Recruit and return: Duke Blue Devils 

December, 27, 2014
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Under David Cutcliffe, Duke has transformed itself into a contender in the ACC and a real threat on the recruiting trail. Gone are the days when Duke fans only go to football games as something to do before the start of basketball season.


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Top sleeper commits: ACC 

December, 15, 2014
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Five-star and ESPN 300 prospects create the most buzz, but with more than a hundred FBS programs competing for talent, it takes more than just those top-rated prospects and rosters are built with mainly prospects that enter college with little fanfare, but their development and contributions are key to a program’s success. Every year we see prospects who flew under the radar, but developed into some of their conference's top players.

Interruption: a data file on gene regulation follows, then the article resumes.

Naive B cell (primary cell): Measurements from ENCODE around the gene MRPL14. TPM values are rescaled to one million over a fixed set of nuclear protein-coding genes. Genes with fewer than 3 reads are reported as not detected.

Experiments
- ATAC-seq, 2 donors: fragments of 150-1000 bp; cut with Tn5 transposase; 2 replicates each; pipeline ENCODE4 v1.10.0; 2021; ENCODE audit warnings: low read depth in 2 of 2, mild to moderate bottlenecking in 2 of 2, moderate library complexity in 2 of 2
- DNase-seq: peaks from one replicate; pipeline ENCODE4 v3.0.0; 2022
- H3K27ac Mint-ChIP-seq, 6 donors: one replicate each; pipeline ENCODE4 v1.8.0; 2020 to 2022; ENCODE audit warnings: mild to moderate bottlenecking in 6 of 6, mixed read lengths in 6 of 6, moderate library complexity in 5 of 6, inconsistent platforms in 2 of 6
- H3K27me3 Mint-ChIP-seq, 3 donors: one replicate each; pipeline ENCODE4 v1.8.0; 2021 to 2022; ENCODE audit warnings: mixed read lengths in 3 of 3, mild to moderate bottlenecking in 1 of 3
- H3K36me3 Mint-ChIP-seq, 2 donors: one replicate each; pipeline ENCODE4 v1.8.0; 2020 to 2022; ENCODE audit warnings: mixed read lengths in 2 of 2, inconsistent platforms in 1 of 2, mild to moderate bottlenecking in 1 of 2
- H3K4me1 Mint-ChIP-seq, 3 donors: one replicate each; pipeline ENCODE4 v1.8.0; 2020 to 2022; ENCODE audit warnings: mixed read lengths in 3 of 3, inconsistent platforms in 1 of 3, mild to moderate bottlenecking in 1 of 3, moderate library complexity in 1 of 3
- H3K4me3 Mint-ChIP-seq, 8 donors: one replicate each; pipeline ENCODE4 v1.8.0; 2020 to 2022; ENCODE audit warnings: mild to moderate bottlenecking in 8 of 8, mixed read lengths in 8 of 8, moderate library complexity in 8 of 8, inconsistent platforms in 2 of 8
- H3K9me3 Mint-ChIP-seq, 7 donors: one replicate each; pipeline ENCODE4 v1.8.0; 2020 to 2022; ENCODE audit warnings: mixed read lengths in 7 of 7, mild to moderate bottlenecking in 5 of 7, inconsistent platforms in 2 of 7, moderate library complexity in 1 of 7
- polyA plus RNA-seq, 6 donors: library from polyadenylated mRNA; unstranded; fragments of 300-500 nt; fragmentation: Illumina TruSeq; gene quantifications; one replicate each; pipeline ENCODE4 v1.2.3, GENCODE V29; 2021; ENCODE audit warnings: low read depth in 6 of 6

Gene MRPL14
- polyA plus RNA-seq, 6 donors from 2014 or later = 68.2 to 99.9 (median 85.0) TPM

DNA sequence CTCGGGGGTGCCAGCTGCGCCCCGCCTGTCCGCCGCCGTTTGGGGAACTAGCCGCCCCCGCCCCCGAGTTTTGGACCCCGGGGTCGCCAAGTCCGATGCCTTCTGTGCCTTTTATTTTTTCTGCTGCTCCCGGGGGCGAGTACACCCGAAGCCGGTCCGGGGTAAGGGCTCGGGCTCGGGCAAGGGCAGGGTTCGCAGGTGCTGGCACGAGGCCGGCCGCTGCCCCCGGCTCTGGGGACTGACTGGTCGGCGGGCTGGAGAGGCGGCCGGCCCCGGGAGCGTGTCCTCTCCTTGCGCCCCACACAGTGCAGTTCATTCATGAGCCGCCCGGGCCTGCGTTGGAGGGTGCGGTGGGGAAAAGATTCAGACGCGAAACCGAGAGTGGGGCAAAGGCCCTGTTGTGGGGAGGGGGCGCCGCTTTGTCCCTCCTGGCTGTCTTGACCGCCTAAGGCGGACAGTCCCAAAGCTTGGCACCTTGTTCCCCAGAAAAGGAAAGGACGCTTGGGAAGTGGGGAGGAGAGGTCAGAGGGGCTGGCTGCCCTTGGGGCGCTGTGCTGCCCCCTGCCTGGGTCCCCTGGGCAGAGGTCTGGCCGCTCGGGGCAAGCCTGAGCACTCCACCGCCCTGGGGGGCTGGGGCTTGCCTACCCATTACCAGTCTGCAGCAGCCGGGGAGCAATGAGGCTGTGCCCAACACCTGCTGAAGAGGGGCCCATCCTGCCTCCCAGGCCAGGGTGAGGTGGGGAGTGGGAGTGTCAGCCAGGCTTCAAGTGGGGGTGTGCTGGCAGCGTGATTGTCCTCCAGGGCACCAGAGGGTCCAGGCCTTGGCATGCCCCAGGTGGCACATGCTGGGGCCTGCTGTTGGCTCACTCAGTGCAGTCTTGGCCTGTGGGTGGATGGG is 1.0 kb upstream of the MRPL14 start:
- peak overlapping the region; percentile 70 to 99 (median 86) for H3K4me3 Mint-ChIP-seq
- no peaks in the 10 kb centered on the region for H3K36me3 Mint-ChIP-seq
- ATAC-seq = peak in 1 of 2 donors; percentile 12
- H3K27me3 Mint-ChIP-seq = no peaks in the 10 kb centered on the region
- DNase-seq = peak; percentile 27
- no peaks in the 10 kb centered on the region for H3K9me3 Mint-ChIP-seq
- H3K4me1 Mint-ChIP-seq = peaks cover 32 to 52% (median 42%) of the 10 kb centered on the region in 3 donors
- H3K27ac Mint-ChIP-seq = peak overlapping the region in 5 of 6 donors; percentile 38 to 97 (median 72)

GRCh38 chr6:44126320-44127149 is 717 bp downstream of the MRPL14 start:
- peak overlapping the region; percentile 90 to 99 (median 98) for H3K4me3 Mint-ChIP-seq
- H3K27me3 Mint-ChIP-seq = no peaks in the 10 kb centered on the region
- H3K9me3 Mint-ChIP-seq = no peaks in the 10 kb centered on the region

Throughout our evaluations we come across many players who show promise and based of their upside for development or scheme fit are great additions.

Here are five unheralded commitments in the ACC worth keeping an eye on.

OG Wyatt Knopfke, Boston College
While Knopfke is an ESPN 300 player, he’s not as well-known as other interior linemen in the rankings. The big man out of Florida is a physical, strong player with the tools to be a good well-rounded player. And while listed at guard, he could be a candidate to develop at center as well. With an Eagles line that was loaded with seniors this season, head Coach Steve Addazio, an O-line coach himself, has a player who can develop into a key contributor in Knopfke.

DE LaSamuel Davis, Clemson